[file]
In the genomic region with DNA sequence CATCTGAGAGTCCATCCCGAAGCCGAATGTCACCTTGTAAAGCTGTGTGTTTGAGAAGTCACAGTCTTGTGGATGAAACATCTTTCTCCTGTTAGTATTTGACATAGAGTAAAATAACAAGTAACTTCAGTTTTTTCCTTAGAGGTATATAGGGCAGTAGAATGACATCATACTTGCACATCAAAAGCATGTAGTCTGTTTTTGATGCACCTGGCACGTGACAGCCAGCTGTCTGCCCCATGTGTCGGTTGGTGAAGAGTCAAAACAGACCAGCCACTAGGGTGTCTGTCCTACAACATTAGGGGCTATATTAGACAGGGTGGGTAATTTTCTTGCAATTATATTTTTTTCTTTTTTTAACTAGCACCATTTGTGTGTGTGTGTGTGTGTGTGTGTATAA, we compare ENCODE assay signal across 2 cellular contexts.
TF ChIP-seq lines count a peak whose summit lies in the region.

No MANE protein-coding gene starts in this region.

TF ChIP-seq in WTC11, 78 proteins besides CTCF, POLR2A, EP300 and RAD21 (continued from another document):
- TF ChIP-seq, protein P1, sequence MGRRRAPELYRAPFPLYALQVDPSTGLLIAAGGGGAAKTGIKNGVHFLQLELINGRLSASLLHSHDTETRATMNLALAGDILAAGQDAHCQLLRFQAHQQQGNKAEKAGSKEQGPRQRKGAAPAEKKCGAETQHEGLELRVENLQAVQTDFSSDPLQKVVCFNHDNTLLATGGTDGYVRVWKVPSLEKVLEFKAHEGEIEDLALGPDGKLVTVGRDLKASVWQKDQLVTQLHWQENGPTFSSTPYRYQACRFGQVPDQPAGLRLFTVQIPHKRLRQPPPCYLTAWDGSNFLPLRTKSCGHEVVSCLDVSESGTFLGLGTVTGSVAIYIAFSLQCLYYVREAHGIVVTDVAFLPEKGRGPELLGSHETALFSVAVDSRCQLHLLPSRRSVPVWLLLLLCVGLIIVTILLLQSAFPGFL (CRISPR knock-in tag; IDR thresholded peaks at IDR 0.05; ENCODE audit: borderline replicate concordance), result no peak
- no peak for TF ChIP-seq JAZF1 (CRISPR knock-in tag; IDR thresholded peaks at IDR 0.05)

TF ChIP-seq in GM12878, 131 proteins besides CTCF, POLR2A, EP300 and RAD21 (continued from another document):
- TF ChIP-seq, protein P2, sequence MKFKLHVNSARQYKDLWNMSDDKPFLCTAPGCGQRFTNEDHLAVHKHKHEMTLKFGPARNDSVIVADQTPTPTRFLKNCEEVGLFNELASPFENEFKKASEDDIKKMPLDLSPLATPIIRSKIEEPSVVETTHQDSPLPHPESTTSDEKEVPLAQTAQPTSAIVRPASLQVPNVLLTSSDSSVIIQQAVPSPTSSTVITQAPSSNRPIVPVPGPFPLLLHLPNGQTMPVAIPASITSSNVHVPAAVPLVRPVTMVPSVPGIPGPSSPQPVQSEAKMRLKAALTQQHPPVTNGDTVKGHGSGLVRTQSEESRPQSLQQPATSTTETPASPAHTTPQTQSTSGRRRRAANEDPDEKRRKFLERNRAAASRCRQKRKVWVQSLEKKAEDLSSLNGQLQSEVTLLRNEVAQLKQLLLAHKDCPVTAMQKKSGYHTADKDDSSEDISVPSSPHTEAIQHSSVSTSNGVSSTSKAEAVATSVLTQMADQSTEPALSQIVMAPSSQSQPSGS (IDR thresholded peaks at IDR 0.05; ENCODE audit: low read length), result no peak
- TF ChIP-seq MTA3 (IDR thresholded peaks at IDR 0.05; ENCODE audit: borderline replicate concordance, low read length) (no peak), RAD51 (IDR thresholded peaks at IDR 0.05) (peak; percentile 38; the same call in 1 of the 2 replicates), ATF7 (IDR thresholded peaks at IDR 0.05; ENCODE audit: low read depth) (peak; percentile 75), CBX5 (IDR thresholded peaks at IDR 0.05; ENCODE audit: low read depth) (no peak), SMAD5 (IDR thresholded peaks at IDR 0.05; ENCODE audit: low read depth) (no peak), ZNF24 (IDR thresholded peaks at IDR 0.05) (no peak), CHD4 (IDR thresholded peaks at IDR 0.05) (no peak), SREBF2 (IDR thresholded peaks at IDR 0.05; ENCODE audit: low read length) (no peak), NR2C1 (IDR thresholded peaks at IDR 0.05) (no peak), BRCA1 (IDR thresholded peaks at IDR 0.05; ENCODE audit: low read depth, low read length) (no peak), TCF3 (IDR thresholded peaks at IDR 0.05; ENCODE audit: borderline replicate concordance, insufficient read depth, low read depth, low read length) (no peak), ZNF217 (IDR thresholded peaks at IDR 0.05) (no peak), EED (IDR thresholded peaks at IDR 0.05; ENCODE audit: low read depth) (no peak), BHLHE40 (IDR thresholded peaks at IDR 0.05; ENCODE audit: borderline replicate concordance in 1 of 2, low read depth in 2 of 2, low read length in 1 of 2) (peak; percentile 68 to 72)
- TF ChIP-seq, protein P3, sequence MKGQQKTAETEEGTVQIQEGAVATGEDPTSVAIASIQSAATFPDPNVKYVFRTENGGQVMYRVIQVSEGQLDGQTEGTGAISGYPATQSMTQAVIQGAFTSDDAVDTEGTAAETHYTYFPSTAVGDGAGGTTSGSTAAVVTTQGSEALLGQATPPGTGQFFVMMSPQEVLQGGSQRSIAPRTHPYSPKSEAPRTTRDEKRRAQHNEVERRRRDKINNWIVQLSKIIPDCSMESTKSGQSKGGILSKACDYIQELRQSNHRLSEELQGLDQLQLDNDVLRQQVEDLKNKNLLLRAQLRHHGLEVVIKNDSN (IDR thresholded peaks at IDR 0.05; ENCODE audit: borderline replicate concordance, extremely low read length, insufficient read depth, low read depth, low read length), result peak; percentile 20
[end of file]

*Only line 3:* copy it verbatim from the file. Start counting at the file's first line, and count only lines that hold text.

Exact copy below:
No MANE protein-coding gene starts in this region.